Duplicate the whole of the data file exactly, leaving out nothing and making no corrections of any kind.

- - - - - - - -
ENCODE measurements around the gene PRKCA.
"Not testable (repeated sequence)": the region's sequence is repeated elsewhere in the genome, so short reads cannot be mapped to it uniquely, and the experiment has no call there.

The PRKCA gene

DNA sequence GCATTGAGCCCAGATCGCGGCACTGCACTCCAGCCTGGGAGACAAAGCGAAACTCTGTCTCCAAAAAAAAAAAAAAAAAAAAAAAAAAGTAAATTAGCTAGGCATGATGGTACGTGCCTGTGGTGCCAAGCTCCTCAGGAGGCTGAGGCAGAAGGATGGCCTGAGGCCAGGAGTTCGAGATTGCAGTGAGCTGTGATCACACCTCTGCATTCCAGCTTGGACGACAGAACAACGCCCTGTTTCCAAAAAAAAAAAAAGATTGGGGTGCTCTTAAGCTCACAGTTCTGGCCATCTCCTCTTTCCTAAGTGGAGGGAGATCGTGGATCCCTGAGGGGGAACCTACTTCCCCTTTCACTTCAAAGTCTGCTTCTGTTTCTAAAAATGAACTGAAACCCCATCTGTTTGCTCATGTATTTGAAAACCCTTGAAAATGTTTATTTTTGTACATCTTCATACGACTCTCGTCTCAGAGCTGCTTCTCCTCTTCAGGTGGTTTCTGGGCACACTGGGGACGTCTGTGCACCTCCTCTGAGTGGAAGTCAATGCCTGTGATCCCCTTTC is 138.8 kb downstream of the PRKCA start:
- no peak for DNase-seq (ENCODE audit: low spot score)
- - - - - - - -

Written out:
ENCODE measurements around the gene PRKCA.
"Not testable (repeated sequence)": the region's sequence is repeated elsewhere in the genome, so short reads cannot be mapped to it uniquely, and the experiment has no call there.

The PRKCA gene

DNA sequence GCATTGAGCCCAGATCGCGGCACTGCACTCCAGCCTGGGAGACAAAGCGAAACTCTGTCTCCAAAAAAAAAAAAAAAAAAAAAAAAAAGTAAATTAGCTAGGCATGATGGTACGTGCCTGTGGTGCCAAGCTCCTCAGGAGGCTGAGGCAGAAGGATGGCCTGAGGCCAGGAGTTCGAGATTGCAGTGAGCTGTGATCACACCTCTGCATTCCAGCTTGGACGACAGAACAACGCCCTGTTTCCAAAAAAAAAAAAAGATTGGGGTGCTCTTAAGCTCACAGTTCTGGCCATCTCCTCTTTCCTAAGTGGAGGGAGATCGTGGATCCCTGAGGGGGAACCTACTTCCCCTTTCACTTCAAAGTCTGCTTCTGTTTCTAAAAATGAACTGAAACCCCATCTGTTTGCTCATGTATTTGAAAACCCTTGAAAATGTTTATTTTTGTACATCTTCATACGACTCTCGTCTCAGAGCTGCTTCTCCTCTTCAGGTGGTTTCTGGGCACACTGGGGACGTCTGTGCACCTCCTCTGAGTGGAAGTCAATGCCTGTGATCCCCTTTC is 138.8 kb downstream of the PRKCA start:
- no peak for DNase-seq (ENCODE audit: low spot score)